Supplement I To Part 213--Official Staff Commentary To Regulation M

* * * * *

Section 213.3--General Disclosure Requirements

* * * * *
    3(d)(1) Standard
* * * * *
    2. Basis of Estimates. * * * See commentary to Sec. 213.4(n) for 
estimating official fees and taxes.
* * * * *
    3. In Supplement I to Part 213, under Section 213.4--Content of 
Disclosures, the following amendments are made:
    a. Under 4(c) Payment Schedule and Total Amount of Periodic 
Payments, paragraph 1. is revised;
    b. Under 4(f) Payment Calculation, a new paragraph 2. is added; and
    c. Under 4(n) Fees and Taxes, a new paragraph 2. is added.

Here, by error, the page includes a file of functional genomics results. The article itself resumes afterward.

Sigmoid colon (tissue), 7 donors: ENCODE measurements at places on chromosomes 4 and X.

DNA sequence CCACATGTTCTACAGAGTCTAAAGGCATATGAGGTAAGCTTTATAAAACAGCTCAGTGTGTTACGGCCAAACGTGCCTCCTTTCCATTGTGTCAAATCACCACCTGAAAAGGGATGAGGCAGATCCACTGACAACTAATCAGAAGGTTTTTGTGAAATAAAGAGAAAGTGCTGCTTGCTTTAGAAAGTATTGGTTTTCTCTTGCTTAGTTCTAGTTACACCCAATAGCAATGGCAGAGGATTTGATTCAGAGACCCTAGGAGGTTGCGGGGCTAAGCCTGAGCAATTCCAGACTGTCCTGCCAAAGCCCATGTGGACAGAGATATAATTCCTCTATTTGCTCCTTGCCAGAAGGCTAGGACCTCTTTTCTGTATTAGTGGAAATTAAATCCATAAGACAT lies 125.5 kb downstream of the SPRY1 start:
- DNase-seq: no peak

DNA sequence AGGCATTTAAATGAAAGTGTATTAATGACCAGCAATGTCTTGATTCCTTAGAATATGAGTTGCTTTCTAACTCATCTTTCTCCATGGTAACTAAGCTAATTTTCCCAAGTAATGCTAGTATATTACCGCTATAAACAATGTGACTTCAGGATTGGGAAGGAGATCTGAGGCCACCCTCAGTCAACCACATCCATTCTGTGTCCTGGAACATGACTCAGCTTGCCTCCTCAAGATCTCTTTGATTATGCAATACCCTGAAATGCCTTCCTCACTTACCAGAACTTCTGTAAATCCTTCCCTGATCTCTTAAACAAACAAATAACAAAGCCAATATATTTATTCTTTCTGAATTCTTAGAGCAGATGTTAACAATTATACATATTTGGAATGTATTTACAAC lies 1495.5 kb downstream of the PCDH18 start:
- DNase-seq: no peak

The additions and revisions read as follows:
* * * * *

Section 213.4--Content of Disclosures

* * * * *
    4(c) Payment Schedule and Total Amount of Periodic Payments
    1. Periodic payments. The phrase ``number, amount, and due dates or 
periods of payments'' requires the disclosure of all payments that are 
made at regular or irregular intervals and generally derived from rent, 
capitalized or amortized amounts such as depreciation, and other 
amounts that are collected by the lessor at the same interval(s), 
including, for example, taxes, maintenance, and insurance charges. 
Other periodic payments may, but need not, be disclosed under 
Sec. 213.4(c).
* * * * *
    4(f) Payment Calculation
* * * * *
    2. Multiple-items. If a lease transaction involves multiple items 
of leased property, one of which is not a motor vehicle under state 
law, at their option, lessors may include all items in the disclosures 
required under Sec. 213.4(f). See comment 3(a)-4 regarding disclosure 
of multiple transactions.
* * * * *
    4(n) Fees and Taxes
* * * * *